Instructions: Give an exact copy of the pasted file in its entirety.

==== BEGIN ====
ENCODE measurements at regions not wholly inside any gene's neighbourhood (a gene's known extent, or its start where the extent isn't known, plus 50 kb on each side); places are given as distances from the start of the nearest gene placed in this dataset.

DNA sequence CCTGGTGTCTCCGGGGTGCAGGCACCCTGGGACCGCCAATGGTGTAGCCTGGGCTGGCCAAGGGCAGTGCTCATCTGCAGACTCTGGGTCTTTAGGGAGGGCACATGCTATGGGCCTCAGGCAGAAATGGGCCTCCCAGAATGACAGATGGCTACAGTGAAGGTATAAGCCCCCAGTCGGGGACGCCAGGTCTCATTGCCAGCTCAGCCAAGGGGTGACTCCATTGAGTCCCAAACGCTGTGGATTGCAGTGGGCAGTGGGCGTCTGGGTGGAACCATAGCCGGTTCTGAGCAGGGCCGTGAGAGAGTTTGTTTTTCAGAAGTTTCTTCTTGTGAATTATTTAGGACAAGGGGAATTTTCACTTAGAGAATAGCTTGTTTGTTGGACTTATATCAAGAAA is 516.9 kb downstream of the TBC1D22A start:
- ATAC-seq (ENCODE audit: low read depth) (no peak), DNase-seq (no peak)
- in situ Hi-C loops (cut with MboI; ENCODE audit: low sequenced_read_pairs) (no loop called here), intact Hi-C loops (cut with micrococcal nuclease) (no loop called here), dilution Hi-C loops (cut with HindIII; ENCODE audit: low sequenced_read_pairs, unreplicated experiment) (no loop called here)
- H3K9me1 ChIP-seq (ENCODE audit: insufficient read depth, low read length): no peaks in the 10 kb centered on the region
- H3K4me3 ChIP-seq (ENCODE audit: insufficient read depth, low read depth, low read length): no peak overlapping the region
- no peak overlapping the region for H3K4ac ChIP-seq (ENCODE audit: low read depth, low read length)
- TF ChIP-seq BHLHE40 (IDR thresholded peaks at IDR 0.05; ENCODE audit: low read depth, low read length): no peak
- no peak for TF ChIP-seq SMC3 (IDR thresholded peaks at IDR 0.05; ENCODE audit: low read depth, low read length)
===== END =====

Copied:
ENCODE measurements at regions not wholly inside any gene's neighbourhood (a gene's known extent, or its start where the extent isn't known, plus 50 kb on each side); places are given as distances from the start of the nearest gene placed in this dataset.

DNA sequence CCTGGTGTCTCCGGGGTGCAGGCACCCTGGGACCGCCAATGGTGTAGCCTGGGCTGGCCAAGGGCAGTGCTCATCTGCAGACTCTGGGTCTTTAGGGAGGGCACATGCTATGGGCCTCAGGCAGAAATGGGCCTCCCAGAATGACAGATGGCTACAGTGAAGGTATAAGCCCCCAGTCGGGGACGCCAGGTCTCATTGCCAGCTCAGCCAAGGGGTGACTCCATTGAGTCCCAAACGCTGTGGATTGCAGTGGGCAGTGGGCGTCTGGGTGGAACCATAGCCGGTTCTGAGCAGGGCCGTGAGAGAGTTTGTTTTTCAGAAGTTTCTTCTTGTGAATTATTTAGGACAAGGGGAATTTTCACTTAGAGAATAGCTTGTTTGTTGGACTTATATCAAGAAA is 516.9 kb downstream of the TBC1D22A start:
- ATAC-seq (ENCODE audit: low read depth) (no peak), DNase-seq (no peak)
- in situ Hi-C loops (cut with MboI; ENCODE audit: low sequenced_read_pairs) (no loop called here), intact Hi-C loops (cut with micrococcal nuclease) (no loop called here), dilution Hi-C loops (cut with HindIII; ENCODE audit: low sequenced_read_pairs, unreplicated experiment) (no loop called here)
- H3K9me1 ChIP-seq (ENCODE audit: insufficient read depth, low read length): no peaks in the 10 kb centered on the region
- H3K4me3 ChIP-seq (ENCODE audit: insufficient read depth, low read depth, low read length): no peak overlapping the region
- no peak overlapping the region for H3K4ac ChIP-seq (ENCODE audit: low read depth, low read length)
- TF ChIP-seq BHLHE40 (IDR thresholded peaks at IDR 0.05; ENCODE audit: low read depth, low read length): no peak
- no peak for TF ChIP-seq SMC3 (IDR thresholded peaks at IDR 0.05; ENCODE audit: low read depth, low read length)